A career shaped by steely edge
Veteran actor was best at bad guys, flawed heroesRichard Widmark, the fledgling radio actor who won instant immortality for shoving a crippled old woman down a flight of stairs, died Monday at his home in Roxbury, Conn. He was 93.
His wife, Susan Blanchard, said the long-retired actor had fractured a vertebra in recent months and that his condition had worsened, the New York Times reported.
Widmark, then 32, received a supporting actor Oscar nomination for his work in 1947's "Kiss of Death." He played Tommy Udo, a laughing psychopathic murderer who pushes a wheelchair-bound Mildred Dunnock to her death because she won't talk.
An acting student in Lake Forest, Ill., the Minnesota native landed a radio job in New York on a show titled "Aunt Jenny's Real Life Stories" in 1938 and made his Broadway stage debut five years later in the classic comedy "Kiss and Tell."
His big break came when his agent took him to meet producer Henry Hathaway, who was looking for someone to play a villain in an underworld thriller. Hathaway took one look at Widmark, the Times reported, and politely said, "Sorry, too well-bred, too intellectual."
But Widmark picked up the script for "Kiss of Death" and began silently to read the part of Udo, the moronic killer. "Read it aloud," Hathaway said, "then you'll see what I mean about the part being unsuitable."
The actor found a menacing voice and began reading. During the killing scene, Widmark threw in that macabre chuckle. He got the part.
"The sadism of that character, the fearful laugh, the skull showing through drawn skin and the surely conscious evocation of a concentration-camp degenerate established Widmark as the most frightening person on the screen," critic David Thomson wrote in "The Biographical Dictionary of Film."
Widmark then signed a seven-year contract with 20th Century Fox. His early films included bad-guy roles in fare like "Road House" (1948) with Ida Lupino and Cornel Wilde. He was particularly chilling as a nasty racist in "No Way Out" (1950), constantly goading a young intern played by Sidney Poitier.
He was the good guy in Elia Kazan's "Panic in the Streets" (1950), then made his mark again as the cynical hero of Samuel Fuller's "Pickup on South Street" (1953). His gritty persona also suited him well for Westerns, playing in such John Ford films as "Two Rode Together" (1961) and "Cheyenne Autumn" (1964).
In the latter, he played an army captain who risks his career to help the Indians. Widmark had done research into the suffering of the Cheyenne. He showed his work to Ford, and two years later, the director sent Widmark a finished screenplay.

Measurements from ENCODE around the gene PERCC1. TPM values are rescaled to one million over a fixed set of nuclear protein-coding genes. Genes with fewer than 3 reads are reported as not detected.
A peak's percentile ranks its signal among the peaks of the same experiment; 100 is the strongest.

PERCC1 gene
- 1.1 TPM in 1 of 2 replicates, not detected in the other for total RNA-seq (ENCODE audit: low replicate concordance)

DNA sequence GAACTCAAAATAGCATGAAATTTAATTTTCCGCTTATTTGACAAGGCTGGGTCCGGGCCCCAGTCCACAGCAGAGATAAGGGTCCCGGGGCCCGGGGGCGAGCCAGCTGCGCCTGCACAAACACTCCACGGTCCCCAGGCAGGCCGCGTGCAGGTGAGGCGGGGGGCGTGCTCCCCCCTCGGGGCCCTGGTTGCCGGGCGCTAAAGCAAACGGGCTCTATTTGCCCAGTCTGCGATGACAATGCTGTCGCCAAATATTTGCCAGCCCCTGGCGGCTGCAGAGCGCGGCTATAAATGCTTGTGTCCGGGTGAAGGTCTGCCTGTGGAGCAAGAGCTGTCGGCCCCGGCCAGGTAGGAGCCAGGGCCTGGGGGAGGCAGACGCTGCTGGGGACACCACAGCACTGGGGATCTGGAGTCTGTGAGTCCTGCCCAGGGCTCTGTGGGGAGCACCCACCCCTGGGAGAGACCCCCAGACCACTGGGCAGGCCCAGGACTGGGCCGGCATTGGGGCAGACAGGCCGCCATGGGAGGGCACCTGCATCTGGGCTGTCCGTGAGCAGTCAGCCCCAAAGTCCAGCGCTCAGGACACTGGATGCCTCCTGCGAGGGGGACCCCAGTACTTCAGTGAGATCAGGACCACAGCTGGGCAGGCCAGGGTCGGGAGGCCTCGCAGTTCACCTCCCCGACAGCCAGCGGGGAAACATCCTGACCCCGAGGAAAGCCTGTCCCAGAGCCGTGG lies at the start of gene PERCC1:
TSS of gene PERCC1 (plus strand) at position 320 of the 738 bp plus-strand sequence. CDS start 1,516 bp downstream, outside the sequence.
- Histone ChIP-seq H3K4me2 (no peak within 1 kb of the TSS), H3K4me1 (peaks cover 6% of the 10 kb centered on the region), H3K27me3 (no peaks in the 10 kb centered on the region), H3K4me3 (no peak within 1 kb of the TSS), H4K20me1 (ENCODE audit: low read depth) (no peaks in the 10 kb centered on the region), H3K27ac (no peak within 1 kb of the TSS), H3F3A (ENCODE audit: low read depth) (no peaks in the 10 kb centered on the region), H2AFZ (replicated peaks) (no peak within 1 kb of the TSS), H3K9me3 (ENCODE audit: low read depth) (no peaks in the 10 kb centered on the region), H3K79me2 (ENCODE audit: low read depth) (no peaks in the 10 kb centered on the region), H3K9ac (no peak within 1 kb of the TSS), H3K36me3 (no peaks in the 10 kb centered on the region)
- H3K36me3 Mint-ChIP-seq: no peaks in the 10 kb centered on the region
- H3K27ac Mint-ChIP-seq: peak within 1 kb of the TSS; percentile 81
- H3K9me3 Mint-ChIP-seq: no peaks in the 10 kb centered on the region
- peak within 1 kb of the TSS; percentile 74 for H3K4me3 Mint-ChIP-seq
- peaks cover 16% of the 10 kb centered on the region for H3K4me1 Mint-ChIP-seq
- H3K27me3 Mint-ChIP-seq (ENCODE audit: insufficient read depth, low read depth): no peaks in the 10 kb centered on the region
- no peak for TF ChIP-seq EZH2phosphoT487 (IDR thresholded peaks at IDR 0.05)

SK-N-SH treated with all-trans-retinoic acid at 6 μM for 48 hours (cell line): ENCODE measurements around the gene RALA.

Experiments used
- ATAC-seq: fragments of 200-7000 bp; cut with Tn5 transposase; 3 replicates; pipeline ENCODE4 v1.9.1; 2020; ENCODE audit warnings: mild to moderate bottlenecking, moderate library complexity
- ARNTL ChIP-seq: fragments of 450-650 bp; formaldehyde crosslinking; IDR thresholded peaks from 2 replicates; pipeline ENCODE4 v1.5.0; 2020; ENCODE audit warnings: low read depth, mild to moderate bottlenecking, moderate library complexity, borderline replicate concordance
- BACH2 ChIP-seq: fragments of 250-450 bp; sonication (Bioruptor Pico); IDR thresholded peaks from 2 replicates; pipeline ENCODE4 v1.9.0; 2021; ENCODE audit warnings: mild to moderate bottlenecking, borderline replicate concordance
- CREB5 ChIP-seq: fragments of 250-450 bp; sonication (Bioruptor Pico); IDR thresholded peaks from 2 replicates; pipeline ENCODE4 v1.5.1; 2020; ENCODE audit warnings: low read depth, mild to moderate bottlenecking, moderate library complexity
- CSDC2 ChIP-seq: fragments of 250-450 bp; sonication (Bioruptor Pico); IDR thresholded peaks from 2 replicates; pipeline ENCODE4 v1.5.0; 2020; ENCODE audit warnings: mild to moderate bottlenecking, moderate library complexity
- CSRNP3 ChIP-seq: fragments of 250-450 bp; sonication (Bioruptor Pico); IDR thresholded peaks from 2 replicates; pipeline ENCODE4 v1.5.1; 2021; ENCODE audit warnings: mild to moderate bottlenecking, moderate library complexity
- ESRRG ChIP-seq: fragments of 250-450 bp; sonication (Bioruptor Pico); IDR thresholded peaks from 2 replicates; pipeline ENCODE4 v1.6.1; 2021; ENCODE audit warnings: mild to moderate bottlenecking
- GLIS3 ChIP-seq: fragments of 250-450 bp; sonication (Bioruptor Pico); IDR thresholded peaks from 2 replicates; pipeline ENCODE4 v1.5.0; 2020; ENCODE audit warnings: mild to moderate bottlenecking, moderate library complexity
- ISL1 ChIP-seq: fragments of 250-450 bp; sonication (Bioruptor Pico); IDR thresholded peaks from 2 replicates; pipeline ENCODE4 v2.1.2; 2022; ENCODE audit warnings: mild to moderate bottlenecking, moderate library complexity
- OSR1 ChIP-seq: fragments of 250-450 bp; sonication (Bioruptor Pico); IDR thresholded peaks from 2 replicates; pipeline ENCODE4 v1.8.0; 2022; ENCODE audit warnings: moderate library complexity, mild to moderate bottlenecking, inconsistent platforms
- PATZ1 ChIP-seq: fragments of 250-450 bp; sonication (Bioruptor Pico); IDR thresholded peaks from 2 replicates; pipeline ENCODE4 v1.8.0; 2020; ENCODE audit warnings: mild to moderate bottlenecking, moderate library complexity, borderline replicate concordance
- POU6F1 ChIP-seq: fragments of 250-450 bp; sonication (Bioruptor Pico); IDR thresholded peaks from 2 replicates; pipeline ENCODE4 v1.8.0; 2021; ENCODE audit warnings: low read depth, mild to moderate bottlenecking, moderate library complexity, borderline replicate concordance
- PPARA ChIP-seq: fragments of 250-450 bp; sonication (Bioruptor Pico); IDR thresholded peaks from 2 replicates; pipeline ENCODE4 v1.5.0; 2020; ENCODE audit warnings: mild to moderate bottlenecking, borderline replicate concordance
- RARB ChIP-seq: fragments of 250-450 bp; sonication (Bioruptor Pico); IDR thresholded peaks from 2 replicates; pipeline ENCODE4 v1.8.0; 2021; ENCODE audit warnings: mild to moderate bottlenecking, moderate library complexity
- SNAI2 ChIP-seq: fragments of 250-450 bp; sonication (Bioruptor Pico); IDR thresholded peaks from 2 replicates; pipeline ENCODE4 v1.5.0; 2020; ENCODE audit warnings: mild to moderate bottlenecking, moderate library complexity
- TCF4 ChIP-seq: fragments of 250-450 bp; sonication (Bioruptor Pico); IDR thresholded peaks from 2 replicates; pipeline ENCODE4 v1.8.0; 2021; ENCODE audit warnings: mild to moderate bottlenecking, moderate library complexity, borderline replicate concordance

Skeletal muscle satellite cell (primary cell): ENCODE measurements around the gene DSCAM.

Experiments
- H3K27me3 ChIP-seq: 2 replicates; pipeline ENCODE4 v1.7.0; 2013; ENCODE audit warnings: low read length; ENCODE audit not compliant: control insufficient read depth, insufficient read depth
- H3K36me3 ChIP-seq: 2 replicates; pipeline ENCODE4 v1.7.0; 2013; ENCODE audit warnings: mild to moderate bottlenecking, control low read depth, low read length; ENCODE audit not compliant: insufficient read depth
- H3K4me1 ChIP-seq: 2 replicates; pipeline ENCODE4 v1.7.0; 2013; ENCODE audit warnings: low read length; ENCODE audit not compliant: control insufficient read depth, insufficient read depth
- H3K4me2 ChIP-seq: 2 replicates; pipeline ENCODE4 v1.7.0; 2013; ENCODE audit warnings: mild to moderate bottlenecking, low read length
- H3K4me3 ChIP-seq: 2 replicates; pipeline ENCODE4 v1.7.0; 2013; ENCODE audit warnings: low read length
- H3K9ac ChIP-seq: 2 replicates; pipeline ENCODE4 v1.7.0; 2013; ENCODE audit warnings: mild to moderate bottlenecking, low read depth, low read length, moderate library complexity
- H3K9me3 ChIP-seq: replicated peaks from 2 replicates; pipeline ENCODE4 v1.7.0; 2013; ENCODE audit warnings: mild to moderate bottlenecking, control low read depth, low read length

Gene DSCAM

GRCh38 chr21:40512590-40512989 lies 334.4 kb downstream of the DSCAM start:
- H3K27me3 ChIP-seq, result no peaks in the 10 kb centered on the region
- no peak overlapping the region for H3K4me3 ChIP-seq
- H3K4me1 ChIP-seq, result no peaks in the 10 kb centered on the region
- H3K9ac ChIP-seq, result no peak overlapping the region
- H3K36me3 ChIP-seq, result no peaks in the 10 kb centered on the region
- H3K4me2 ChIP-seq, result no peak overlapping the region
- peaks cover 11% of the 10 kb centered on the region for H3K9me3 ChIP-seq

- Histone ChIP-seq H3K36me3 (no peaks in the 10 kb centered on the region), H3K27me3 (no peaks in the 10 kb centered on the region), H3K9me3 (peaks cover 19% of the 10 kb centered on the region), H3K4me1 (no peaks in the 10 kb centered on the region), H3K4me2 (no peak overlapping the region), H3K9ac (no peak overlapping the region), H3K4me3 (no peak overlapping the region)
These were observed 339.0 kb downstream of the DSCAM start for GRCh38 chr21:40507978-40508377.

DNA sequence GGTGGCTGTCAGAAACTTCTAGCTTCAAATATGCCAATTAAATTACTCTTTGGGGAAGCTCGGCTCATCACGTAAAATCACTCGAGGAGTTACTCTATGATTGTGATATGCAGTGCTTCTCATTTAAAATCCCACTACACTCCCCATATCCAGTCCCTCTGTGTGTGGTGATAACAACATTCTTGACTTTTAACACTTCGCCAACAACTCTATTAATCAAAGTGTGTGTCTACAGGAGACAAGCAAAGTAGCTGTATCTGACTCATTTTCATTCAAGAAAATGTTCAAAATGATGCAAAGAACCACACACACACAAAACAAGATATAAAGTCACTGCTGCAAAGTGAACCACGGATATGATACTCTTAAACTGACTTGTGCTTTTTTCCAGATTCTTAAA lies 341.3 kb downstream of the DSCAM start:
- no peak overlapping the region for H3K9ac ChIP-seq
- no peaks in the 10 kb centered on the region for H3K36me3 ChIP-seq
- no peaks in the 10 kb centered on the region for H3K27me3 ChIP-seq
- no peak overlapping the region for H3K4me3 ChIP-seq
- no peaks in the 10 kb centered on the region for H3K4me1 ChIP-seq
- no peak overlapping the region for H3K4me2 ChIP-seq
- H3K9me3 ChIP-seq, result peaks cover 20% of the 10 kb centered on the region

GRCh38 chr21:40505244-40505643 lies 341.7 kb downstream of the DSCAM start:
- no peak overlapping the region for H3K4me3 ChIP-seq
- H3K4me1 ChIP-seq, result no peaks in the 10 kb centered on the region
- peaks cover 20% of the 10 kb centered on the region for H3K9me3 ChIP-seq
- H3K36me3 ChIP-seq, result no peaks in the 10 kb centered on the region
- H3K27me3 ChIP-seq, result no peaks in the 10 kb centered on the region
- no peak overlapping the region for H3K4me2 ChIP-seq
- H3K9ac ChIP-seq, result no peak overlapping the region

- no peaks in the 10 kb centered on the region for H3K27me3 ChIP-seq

Widmark was at his best with characters that had a steely edge. He played a range of these types in a number of genres, including the war story "Halls of Montezuma" (1950), the romantic comedy "The Tunnel of Love" (1958) and the Westerns "Yellow Sky" (1948) and "Broken Lance" (1954).
Actually, the Times reported, the intense actor was a mild-mannered former instructor who had married his college sweetheart, the actress Jean Hazelwood, and who told a reporter 48 years later that he had never been unfaithful and had never even flirted with other women because, he said, "I happen to like my wife a lot." Hazelwood died in 1997.
During the late 1950s, he began to produce films under his own banner, Heath Prods. The first of these was the courtroom drama "Time Limit" in 1957. He subsequently produced a spy thriller, "The Secret Ways" (1961), written by Hazelwood. During that period, Widmark also performed in "Judgment at Nuremberg" (1961) and "The Bedford Incident" (1965).
Although his career ebbed in the early '70s, he starred in the 1972-73 TV series "Madigan," based on the highly regarded 1968 Don Siegel movie in which he starred. Widmark began again to garner solid screen roles in such big movies as "Murder on the Orient Express" (1974), "Rollercoaster" (1977) and "Coma" (1978). He also was featured in 1984's "Against All Odds," directed by Taylor Hackford.
In later years, Widmark appeared sparingly in films and TV. He explained to Parade magazine in 1987: "I've discovered in my dotage that I now find the whole moviemaking process irritating. I don't have the patience anymore. I've got a few more years to live, and I don't want to spend them sitting around a movie set for 12 hours to do two minutes of film."
When he wasn't working, he and his first wife lived on a horse ranch in Hidden Valley, Calif., later on a farm in Connecticut. Their daughter, Ann, became the wife of baseball's Sandy Koufax.
Duane Byrge and the Associated Press contributed to this report.